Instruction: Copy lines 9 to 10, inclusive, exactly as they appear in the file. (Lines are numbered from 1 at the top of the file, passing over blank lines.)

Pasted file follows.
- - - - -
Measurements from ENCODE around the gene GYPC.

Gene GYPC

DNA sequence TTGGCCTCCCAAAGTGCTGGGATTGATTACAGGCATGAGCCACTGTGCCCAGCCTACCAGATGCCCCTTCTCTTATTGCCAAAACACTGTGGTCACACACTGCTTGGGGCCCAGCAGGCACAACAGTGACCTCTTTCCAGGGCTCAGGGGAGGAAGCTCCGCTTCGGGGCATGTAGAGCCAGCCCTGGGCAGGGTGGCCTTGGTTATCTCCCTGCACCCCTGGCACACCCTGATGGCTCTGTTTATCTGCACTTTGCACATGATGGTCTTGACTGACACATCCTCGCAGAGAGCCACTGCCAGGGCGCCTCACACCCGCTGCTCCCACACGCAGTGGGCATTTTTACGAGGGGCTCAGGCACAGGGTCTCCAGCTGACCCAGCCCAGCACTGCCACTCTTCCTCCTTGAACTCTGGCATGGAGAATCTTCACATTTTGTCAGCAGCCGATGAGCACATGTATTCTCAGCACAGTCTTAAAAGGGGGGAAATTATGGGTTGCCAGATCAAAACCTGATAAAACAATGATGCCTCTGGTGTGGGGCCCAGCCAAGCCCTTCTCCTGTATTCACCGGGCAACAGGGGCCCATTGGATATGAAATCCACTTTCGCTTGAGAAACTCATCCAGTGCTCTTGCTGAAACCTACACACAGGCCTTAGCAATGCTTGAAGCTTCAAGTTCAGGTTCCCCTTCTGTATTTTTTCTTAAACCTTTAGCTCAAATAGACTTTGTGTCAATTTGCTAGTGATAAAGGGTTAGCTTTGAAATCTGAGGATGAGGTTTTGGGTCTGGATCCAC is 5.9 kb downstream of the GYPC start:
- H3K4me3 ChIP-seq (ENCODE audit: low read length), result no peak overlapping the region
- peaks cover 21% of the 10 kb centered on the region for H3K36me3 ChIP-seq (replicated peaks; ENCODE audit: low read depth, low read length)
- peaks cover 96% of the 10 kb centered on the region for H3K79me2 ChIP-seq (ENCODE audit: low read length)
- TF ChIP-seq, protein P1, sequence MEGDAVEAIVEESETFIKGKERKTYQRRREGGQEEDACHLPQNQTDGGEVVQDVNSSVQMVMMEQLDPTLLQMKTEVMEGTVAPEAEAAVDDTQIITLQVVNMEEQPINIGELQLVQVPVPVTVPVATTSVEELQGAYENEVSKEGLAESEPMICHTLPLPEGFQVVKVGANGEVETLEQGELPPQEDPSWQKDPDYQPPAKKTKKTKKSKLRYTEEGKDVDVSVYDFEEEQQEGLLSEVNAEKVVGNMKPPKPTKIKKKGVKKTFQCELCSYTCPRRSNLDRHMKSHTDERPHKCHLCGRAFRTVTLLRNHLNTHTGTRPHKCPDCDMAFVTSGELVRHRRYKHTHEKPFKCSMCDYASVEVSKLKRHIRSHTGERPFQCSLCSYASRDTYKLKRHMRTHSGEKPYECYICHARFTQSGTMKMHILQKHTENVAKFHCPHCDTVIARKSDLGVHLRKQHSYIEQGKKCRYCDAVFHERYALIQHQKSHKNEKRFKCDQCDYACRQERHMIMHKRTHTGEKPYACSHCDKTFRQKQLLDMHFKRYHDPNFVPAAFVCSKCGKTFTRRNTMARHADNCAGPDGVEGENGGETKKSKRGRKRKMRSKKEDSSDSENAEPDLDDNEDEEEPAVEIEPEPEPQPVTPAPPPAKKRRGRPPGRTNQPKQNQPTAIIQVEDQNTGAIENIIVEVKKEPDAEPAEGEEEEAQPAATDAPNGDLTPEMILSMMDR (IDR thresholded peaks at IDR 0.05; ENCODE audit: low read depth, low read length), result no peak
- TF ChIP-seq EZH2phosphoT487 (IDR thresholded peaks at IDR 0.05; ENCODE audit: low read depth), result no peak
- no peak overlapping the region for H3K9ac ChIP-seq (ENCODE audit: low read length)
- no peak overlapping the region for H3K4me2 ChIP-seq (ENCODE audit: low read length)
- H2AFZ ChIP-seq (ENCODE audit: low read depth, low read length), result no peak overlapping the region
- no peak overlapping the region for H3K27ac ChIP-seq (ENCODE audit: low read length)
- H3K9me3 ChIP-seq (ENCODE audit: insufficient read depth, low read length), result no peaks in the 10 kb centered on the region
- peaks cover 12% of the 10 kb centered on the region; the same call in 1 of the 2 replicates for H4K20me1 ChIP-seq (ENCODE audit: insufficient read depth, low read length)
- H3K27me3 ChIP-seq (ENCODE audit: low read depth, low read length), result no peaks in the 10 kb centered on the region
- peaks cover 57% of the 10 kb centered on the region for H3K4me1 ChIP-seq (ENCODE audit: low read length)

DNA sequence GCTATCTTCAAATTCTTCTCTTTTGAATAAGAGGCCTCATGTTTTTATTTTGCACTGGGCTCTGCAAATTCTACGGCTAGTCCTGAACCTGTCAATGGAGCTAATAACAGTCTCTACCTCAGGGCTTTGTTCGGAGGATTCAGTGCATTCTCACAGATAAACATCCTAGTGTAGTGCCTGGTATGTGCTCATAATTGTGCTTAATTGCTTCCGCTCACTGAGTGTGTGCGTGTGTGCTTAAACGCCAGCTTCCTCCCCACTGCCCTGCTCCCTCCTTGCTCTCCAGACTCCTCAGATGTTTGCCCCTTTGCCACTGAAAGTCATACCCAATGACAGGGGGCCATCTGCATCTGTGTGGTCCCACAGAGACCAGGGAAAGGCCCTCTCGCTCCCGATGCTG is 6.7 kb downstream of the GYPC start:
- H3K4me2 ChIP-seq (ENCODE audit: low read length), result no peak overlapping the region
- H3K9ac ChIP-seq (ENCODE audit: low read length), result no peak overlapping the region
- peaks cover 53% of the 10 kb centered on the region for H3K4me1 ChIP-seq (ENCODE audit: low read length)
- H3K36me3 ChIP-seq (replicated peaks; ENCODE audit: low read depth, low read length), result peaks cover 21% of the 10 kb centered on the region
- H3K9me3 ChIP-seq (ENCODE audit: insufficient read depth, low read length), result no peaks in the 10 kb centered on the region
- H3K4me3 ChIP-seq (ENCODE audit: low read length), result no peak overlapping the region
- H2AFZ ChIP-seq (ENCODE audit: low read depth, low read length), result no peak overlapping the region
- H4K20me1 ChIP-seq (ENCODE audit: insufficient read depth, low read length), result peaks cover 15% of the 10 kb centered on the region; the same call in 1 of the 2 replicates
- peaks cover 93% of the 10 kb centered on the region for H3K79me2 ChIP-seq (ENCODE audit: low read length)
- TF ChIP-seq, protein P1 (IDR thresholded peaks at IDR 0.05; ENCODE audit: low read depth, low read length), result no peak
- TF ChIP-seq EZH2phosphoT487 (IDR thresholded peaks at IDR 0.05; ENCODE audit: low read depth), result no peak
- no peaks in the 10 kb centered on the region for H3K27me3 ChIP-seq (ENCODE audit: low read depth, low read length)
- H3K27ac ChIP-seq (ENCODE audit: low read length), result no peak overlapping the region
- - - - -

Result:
- no peak overlapping the region for H3K9ac ChIP-seq (ENCODE audit: low read length)
- no peak overlapping the region for H3K4me2 ChIP-seq (ENCODE audit: low read length)